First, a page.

Fortunately for me, none of the blades were turning.  The forecast of light and variable winds was holding true.  Windless days are very rare in the Panhandle, I was very lucky in this respect.

The sun had been chasing me over my left shoulder, and by the time I was in Lubbock it was clear he’d pull ahead.

Overall the ride to Clovis was pretty much uneventful. I worked hard on staying hydrated. I had two water bottles in my tank bag, and I drank both between each stop.  I was pit stopping about every two hours.  The little Ninja has a big gas tank and easily go 3 hours between stops, but my bladder can’t.

I had ziplocks with cashews, jerky, and raisins which I nibbled on the road. At one stop I had some kind of power bar type thing, but no ‘sit down’ meals. 

In Farwell Texas, about 30miles from Clovis, there was a small traffic jam.  A guy in the car ahead of me stepped out of his car and started yelling at me. I couldn’t hear him at all, after a moment I pulled my helmet off and heard ‘your headlight is flashing!’.  Opps, I had left my headlight modulator on in the traffic jam.  I’m usually pretty good about remembering to turn it off when stopped in traffic, but after 450 miles I was little dazed I guess.

In Clovis I found a McDonald’s next door to a gas station, so I took my mid-tour break.  Instead of my usual quarter pounder with fries, I had just a chicken sandwich and a diet coke.  I had resolved to not overeat on this trip, I figured it would be best if I was just on the edge of hungry most of the time. I think this decision helped me when the going got tough.


As you can see, the sun is going down.  Not long after leaving Clovis it started to get dark.  As it got dark, it started to get cold.  The darker it got, the colder it got.

I thought I was prepared for the forecast  lows of 50F/10C. I was wearing silk long underwear, blue jeans, rain paints (for wind protection), a Pendleton wool shirt, plastic windbreaker, and Joe Rocket mesh jacket with zip in liner.  This wasn’t really enough, particularly since the actual temperatures dropped down to the low 40s along my route.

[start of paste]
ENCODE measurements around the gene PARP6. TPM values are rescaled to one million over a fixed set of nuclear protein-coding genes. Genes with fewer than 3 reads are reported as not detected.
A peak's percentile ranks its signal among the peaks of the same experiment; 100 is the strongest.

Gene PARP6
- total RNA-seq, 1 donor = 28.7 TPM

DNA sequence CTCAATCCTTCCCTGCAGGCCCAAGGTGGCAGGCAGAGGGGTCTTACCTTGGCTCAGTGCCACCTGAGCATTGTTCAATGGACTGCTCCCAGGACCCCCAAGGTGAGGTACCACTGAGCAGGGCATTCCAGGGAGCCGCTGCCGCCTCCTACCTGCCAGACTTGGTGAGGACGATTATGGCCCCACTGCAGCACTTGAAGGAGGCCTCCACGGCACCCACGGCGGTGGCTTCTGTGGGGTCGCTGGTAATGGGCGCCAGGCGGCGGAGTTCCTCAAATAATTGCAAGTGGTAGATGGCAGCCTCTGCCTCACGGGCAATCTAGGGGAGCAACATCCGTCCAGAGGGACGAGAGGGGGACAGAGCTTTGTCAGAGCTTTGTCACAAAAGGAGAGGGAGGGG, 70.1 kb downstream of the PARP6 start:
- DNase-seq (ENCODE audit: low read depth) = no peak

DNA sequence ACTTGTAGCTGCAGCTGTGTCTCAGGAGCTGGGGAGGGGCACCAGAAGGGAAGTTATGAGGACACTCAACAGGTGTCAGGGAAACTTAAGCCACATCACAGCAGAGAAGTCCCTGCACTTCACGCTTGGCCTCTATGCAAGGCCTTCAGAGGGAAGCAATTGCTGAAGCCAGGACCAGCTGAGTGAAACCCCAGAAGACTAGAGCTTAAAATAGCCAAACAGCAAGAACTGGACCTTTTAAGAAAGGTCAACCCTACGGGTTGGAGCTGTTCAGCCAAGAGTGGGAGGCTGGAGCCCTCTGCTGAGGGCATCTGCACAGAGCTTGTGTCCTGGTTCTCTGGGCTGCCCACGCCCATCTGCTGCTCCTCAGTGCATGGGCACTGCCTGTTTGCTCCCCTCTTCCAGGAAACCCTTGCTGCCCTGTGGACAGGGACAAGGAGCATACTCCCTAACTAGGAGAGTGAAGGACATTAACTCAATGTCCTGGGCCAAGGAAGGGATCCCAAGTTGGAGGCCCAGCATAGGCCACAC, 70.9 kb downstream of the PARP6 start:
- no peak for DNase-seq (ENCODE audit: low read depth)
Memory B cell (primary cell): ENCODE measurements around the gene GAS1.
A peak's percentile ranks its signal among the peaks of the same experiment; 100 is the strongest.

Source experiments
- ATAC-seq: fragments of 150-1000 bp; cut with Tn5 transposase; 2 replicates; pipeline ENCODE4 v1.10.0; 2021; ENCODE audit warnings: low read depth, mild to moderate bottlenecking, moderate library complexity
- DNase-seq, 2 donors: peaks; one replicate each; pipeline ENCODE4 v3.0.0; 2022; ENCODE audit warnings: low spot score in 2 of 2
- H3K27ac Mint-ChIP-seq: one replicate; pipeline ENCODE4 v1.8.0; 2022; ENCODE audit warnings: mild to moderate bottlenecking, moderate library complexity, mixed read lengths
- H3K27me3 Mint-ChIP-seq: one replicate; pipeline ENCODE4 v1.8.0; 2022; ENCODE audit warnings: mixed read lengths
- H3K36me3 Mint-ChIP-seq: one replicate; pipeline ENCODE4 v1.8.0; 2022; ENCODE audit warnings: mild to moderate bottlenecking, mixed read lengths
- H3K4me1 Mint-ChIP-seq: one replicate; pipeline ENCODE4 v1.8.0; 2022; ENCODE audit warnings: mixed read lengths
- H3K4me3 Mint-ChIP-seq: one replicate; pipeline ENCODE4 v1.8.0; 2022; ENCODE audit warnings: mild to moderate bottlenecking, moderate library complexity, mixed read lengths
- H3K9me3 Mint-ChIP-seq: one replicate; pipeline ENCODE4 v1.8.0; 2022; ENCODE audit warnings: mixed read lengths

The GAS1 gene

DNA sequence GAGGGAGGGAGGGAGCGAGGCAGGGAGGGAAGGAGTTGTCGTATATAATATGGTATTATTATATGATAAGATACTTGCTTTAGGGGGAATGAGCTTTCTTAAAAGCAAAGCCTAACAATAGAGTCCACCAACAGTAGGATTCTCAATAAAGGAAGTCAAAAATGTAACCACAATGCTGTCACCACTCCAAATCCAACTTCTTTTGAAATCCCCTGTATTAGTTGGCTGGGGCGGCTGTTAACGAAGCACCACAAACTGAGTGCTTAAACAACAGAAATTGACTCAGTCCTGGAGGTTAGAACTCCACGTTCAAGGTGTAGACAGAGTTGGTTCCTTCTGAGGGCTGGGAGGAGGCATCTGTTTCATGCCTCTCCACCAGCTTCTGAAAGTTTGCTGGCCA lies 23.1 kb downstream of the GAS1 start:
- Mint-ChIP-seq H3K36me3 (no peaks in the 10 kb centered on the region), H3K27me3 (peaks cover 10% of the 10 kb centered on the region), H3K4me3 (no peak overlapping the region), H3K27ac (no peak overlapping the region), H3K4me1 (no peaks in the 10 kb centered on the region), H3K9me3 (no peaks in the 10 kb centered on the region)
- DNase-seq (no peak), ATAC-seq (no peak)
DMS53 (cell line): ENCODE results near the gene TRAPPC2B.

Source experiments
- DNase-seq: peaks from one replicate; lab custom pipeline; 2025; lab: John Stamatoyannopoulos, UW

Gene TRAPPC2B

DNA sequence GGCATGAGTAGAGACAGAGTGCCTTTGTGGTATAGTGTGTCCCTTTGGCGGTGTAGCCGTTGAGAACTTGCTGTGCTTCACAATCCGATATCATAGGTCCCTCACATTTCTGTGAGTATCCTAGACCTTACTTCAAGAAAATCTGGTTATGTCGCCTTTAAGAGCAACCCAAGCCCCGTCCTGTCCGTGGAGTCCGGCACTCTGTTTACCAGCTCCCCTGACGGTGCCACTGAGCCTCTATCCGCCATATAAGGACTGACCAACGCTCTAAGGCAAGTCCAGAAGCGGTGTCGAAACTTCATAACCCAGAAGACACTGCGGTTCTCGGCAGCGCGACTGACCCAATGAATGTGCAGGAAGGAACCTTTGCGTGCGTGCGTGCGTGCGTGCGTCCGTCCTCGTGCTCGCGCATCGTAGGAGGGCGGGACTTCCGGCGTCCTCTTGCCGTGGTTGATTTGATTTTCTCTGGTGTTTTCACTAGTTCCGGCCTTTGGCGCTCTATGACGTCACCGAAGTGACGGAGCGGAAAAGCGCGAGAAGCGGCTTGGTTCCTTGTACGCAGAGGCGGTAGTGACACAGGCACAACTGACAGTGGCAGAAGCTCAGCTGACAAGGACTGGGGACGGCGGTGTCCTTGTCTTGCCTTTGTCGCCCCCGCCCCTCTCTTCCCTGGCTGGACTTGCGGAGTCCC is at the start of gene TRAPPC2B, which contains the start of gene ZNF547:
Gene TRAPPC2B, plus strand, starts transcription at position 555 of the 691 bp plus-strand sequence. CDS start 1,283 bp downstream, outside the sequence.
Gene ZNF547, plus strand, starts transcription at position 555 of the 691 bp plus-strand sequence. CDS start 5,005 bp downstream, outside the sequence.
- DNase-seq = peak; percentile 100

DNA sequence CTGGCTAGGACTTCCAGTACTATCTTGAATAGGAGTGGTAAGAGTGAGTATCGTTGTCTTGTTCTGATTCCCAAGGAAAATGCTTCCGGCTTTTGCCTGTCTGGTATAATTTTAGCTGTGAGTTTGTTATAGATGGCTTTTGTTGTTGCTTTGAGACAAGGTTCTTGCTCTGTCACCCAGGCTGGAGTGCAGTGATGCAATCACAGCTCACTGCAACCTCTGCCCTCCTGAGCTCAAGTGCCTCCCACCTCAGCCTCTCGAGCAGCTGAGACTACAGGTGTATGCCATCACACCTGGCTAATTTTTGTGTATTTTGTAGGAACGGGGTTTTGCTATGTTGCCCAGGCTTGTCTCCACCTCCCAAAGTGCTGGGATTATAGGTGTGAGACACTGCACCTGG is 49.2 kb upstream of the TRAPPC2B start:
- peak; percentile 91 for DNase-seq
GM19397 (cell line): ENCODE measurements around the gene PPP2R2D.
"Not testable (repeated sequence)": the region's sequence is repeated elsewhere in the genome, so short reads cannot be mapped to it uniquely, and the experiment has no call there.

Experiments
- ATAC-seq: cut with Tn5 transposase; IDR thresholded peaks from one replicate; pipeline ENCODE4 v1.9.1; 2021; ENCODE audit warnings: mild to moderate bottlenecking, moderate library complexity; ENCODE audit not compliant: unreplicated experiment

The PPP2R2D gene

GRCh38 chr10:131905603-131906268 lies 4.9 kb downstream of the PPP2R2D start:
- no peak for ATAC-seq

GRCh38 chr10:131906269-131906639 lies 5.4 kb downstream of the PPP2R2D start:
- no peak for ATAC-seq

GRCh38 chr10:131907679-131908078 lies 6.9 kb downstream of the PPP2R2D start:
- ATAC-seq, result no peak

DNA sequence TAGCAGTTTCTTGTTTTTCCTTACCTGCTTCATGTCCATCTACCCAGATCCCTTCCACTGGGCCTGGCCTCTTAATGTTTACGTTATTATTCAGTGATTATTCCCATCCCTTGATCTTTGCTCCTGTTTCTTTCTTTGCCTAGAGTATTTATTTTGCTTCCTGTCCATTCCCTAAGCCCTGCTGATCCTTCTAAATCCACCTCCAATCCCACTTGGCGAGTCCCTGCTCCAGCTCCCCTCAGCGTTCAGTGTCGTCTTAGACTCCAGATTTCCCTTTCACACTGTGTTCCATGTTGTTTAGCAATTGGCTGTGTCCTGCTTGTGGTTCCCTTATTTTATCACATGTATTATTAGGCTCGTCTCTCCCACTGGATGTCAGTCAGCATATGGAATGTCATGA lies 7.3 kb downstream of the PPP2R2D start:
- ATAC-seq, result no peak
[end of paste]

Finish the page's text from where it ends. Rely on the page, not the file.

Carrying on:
As the night wore on I motored south, heading for I20.  One interesting thing I observed as I approached Lubbock was the lights on the windmills.  A ridgeline on either side of Lubbock has a line of windmills extending several miles in each direction.  Each windmill has red lights on it.  All of these red lights flashed together.  For some reason I found this lighting effect to be fascinating.

The high pressure air was crystal clear, the stars were intensely bright.  It was very beautiful environment.

I stopped for fuel in Littlefield and Snyder on the leg from Clovis to I20.  At one of these stops, I forget which, there had been recent roadwork just in front of the gas station.  I hit some kind of lip in the road, and did a funky chicken on some gravel just before the driveway to the station.  I didn’t drop it, and probably the adrenalin did me good. This was the only real scare of the trip.  I was very worried about animals, but aside from two dogs I saw no critters on or near the road at any time.  No live critters, anyway.